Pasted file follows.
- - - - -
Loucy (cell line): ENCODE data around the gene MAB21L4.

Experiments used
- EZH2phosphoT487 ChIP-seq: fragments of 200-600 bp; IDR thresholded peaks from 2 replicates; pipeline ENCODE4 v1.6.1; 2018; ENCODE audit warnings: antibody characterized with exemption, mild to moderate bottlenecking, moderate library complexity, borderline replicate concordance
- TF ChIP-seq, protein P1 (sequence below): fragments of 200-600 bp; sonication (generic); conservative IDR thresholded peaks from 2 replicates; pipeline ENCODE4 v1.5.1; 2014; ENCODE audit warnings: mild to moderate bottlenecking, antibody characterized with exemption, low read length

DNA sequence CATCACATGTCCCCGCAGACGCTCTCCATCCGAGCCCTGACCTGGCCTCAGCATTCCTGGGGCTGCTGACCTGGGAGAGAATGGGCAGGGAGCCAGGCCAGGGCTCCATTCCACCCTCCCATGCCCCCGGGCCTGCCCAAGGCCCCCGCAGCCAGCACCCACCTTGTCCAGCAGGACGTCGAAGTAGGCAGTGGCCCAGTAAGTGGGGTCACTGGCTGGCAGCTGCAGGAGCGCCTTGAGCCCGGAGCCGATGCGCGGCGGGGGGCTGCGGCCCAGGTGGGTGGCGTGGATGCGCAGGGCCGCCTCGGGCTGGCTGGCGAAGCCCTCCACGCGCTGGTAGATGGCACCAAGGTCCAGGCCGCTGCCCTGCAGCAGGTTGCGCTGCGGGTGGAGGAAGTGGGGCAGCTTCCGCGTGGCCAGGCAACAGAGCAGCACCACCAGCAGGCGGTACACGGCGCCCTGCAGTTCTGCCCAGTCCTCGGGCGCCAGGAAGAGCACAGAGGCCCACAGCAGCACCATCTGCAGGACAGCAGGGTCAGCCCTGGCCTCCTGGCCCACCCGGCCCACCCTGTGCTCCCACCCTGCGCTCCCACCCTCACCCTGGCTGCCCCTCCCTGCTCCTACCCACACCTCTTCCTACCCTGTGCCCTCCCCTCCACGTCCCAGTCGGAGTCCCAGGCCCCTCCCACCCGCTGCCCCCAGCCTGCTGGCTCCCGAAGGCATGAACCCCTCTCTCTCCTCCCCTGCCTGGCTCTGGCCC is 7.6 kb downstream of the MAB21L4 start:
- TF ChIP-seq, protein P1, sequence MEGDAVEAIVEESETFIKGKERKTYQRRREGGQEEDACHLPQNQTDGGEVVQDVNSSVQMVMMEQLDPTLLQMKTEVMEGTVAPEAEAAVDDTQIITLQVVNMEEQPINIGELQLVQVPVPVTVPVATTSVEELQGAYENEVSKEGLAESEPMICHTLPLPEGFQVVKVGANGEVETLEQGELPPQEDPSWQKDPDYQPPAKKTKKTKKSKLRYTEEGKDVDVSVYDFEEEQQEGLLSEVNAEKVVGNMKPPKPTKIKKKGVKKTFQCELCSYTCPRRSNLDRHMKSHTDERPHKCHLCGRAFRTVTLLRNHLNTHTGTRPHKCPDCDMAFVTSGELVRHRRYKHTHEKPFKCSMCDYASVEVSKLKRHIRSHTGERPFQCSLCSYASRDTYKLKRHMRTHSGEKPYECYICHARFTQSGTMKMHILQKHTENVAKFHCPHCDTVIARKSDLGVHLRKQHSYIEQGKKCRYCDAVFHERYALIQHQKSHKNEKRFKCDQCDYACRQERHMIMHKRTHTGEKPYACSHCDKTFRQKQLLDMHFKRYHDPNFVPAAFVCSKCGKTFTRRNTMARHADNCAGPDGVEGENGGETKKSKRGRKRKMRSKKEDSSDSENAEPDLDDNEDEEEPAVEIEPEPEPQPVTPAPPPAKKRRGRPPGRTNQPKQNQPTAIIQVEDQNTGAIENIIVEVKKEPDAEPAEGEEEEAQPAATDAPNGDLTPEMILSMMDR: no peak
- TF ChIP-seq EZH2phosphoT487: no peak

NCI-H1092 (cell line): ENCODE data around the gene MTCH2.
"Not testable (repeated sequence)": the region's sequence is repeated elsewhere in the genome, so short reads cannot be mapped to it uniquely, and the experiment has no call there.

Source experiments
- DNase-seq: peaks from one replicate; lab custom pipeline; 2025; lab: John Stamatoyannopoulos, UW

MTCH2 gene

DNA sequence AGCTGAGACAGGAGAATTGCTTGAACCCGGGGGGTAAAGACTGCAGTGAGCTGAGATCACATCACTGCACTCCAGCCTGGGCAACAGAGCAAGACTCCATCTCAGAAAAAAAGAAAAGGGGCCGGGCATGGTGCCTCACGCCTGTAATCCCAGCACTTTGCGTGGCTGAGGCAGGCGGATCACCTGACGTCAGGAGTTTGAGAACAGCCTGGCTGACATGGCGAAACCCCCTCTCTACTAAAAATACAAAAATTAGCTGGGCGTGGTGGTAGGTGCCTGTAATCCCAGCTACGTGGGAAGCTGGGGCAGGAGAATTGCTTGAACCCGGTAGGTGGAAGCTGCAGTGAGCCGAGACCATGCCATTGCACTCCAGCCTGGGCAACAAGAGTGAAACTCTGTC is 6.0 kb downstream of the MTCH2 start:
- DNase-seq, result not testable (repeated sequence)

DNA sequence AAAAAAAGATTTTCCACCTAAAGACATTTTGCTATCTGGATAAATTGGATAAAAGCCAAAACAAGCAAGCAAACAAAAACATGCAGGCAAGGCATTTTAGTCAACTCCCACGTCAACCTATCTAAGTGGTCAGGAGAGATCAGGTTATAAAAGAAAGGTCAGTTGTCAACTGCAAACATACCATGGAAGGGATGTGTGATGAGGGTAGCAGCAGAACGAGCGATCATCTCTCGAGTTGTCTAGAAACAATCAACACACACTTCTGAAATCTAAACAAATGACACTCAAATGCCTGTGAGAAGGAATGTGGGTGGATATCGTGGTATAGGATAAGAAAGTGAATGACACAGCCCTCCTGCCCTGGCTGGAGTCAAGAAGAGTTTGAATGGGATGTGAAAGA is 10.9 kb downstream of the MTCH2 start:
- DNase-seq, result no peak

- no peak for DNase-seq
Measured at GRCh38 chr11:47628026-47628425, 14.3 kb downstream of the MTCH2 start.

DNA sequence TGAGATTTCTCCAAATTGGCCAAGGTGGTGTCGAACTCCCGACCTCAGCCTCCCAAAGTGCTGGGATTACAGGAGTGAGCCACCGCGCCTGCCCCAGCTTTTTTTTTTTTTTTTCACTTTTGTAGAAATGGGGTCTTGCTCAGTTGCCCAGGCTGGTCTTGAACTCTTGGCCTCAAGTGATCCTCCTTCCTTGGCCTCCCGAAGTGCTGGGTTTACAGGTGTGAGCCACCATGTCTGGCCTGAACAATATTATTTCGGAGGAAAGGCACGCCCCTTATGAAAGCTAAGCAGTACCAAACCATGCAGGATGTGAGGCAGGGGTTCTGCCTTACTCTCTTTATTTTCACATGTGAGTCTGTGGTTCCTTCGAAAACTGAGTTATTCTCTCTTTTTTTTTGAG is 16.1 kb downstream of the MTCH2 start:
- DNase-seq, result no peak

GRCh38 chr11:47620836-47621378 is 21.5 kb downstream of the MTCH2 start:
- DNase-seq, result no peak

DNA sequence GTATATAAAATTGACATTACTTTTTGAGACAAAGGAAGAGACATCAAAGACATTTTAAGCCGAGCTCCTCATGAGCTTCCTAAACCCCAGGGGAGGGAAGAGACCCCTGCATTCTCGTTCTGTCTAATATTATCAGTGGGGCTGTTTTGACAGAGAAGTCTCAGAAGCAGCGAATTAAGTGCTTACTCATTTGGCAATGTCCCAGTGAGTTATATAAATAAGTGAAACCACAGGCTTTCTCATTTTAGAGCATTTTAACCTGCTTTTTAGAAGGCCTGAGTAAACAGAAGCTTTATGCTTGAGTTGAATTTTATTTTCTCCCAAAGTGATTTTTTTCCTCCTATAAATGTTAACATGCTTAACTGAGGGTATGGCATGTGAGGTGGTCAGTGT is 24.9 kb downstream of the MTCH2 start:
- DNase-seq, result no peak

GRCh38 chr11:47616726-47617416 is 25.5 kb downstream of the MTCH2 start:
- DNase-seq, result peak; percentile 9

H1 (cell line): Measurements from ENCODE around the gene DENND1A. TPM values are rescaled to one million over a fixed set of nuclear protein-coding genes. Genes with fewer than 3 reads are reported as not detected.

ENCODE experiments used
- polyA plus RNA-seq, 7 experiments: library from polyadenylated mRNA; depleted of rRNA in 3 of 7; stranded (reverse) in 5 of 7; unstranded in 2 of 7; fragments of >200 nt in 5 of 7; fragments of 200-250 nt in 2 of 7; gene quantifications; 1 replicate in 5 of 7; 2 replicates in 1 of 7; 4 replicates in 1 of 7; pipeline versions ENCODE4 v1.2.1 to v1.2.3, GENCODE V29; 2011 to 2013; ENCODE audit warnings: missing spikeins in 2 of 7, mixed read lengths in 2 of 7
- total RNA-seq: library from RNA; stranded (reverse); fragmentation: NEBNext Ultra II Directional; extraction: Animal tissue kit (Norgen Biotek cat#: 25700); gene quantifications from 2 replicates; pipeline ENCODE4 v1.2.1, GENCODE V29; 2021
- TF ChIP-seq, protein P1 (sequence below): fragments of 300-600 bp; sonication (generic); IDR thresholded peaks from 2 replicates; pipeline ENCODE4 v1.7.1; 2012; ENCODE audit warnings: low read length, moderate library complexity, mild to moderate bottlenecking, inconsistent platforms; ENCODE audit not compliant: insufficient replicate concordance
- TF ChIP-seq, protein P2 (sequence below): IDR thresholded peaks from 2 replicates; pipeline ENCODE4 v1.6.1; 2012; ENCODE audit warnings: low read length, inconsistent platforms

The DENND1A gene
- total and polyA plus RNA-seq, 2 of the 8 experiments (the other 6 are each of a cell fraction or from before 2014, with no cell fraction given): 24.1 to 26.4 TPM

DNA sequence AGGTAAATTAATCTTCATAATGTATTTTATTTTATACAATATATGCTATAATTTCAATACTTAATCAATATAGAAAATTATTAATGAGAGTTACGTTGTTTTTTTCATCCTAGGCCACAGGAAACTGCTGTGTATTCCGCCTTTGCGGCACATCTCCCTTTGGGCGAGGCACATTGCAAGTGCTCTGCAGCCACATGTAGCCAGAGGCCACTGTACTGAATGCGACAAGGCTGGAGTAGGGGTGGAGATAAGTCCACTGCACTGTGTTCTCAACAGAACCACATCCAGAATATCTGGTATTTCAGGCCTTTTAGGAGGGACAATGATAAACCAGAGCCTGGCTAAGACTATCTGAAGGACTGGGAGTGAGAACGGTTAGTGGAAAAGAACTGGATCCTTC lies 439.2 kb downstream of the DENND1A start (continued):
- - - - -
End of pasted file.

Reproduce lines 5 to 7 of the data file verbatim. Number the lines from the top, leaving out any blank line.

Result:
DNA sequence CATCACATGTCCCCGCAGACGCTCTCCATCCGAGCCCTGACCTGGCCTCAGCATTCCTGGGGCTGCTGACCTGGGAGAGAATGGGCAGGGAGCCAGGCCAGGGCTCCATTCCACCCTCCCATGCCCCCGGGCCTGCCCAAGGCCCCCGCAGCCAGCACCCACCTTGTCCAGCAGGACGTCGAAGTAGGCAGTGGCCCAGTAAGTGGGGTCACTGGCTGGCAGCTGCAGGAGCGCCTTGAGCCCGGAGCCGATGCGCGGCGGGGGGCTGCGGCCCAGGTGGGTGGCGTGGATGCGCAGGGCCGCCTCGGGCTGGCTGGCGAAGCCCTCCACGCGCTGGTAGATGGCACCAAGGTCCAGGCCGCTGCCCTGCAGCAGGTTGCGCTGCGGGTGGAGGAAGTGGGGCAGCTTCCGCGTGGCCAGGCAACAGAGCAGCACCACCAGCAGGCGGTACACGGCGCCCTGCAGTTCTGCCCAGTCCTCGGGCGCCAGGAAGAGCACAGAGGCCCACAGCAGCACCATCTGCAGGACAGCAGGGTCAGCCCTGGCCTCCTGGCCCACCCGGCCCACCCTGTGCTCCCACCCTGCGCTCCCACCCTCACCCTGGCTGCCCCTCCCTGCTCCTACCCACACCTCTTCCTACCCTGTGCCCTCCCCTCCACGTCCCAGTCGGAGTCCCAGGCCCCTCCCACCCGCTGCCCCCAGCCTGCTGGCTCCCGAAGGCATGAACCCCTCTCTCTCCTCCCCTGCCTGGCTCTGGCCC is 7.6 kb downstream of the MAB21L4 start:
- TF ChIP-seq, protein P1, sequence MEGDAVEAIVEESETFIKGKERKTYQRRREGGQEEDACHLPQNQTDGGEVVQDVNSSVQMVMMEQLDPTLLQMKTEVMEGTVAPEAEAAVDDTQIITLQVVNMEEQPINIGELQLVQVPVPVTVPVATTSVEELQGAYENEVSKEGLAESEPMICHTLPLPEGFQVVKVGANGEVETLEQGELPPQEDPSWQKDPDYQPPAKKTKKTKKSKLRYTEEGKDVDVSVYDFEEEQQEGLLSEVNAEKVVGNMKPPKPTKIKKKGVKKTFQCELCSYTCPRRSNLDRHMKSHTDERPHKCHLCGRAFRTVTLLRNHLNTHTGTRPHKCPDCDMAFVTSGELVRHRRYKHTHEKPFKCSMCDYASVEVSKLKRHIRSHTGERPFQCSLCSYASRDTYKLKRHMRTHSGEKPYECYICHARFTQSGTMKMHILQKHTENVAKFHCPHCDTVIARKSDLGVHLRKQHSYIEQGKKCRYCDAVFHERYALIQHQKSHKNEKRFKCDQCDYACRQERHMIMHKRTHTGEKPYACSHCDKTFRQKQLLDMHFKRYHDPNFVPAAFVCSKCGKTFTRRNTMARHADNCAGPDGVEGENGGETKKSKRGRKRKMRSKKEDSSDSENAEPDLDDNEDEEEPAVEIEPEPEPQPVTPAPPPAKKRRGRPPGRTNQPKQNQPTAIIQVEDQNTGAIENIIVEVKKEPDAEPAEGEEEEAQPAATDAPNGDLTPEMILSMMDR: no peak
- TF ChIP-seq EZH2phosphoT487: no peak